That done I grab some lunch and head back to my PC. The Ford job may yet still come to something, but it’s clear I can’t rely on anything and I need to keep the radar turning so it’s back to the job sites.

As I’m doing so an email pings in from The Journalist. He’s finished the article we’d discussed but wants a small second opinion section writing. Well that’s something.

Onward and upward is rapidly becoming the motto, so putting the Mercedes situation behind me once and for all I set to and plough onwards.


4 Responses to “Onward and upward.”

  1. Colonel Panic Says:


    Don’t expect constructive feedback – really just … don’t.

    These are my Golden Rules of Interviewing for employers. There is lots of advice recruiters are happy giving to potential candidates, but having attended a number of interviews in the last six months, I have to say that the following advice is desperately needed by many hiring organizations too (I’m posting this here in the vain hope that a hiring organization might read it, but also because I really don’t know where else it could go!)

    I’ve seen blue-chip, large organizations fall foul of many of these and in some extreme cases, all of them. Anyway, here are my personal Golden Rules of Interviewing For Employers:

    1. As unnerving as it may seem, your company HR department is also a PR department for your organization. Both departments deal with the public and consequently the public’s opinions of your company are shaped by their interactions with these departments.

    2. If you can’t give good and constructive feedback, dont give any feedback (and take the consequences – see 1)

    3. If you can’t fill a position within 6 months, you need to change your search criteria for the position. If you can’t fill a position within 12 months, you need to change your HR people.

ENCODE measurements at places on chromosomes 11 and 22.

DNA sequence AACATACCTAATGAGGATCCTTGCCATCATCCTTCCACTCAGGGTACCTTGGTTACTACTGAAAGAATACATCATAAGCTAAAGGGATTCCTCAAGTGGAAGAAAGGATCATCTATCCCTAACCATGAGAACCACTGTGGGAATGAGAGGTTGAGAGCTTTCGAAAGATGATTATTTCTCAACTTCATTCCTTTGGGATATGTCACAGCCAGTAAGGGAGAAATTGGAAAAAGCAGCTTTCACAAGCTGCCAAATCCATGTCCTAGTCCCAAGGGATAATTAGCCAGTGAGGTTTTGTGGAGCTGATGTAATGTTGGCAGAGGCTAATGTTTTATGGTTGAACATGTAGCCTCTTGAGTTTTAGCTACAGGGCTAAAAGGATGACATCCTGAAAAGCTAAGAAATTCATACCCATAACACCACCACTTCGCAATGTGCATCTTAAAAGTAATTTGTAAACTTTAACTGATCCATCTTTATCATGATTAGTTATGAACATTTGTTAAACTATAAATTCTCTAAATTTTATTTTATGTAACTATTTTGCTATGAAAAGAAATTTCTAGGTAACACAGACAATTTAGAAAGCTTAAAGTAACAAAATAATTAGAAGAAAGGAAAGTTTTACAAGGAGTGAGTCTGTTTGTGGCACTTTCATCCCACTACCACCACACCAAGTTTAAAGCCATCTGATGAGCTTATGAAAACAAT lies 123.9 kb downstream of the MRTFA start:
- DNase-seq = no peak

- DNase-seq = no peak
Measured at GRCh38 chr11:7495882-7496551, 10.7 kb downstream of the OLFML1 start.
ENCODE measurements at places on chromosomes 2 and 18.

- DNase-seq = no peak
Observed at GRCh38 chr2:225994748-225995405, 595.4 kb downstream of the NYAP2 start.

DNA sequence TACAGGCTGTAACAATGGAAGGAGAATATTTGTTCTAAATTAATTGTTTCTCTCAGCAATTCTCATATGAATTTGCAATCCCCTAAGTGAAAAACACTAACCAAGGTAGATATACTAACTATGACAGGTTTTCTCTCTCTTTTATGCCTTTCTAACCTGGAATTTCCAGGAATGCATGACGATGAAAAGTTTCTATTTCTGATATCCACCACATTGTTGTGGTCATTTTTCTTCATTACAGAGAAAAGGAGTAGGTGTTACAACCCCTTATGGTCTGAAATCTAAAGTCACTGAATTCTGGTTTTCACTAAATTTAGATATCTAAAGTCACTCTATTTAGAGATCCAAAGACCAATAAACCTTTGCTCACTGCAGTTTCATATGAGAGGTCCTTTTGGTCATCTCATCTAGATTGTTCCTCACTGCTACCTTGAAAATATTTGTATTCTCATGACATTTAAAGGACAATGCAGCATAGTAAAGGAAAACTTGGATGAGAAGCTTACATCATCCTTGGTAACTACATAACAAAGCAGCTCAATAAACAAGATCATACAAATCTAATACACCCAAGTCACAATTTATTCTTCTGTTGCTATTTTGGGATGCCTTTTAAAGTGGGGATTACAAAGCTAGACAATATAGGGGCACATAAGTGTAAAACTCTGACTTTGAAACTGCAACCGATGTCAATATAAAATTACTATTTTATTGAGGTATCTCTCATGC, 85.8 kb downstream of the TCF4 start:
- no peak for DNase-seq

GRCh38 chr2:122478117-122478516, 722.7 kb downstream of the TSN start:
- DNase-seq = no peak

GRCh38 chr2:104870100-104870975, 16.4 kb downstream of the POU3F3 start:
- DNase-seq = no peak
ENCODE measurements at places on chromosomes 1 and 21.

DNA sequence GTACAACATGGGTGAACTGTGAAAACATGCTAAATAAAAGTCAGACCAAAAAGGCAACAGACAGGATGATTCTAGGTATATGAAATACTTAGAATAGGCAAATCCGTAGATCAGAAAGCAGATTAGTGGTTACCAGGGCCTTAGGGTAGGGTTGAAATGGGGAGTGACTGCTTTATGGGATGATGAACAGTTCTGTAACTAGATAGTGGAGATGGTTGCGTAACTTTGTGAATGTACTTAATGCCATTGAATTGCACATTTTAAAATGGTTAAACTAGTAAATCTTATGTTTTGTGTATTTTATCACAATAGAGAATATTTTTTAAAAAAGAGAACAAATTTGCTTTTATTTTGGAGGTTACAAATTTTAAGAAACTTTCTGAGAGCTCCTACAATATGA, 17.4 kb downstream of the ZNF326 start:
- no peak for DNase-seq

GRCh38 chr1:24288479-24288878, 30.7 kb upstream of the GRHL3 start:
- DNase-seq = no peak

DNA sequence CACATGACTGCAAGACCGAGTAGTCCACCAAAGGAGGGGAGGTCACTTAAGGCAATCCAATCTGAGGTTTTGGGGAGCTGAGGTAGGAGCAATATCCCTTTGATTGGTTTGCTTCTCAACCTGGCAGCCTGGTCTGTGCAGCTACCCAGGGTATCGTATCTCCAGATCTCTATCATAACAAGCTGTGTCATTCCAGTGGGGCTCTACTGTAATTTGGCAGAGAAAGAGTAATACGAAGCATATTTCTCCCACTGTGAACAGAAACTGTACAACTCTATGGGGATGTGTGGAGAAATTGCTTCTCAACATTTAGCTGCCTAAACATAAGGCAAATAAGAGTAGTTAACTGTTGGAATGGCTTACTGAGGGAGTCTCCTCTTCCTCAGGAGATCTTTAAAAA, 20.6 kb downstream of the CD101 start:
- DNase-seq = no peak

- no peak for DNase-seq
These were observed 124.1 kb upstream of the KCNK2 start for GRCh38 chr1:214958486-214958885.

4. Understand conditional probability before deciding on criteria for filling a position. If there is a 1 in 10 chance of finding someone with 5 years experience in the field and a 1 in 10 chance of finding a French speaker, you are looking at a 1 in 100 hit rate for a French speaker with the necessary experience (not 1 in 10 as was actually supposed by one recruiter I spoke to).

    5. If a candidate asks “Please remove my CV from your database”, you are obliged to do so. Regardless of what your company internal policy says. The Data Protection Act is more powerful than your HR boss.

    6. If you don’t pay a candidate travel expenses, don’t question their motive for applying or attending. Remember – they’ve paid to be here too (see 1).

    7. Don’t call a candidate’s references and grill them as part of the selction process. It is disrespectful and wasteful of the references’ time and a breach of the trust the candidate has placed in you by giving references in advance. Naturally, following up on the references after selecting someone is a very good idea.

    8. If you are looking to hire smart people, make sure the interviewer is pretty smart too. It’s not just you interviewing the candidate for suitability.

    9. Know the market for the skillsets you’re looking to hire for. If you misjudge it you’ll need to go back to number 3 again.

    10. If you don’t have a clear idea of the kind of person you need to fill the position, you’re not ready to interview anyone. You’ll just end up making your organization look inept and disorganized if you don’t know what you want (go back to number 1).

    I hope this seems relevant Charlie – I had to get it off my chest.

    • charliecroker Says:

      I think it’s relevant and fair CP. However, sadly it does seem very much a “Buyers Market” as far as employers are concerned at the moment, and they can pretty much do as they please…


      • Colonel Panic Says:

        That’s certainly true, but if an employer uses that reasoning, it can quickly backfire.

        I interviewed with one organization earlier this year who broke many of ‘the rules’ above. I now work for that organization’s government regulator. Boy were they embarrassed when I broke the news to them.

        Another reason why number 9 is important is that if an interviewer decides not to hire someone with a specialized skillset, but treats them badly, its quite likely the candidate might end up working for one of the competitors.

        Fast forward a year later and that same interviewer seeks advancement at a competitor firm perhaps … ?

        I’ve seen it happen.

  2. ex chicken farmer Says:

    i am so sorry for you mate, I know it doesn’t help in the slightest!

    Maybe the big blue oval will come to the rescue?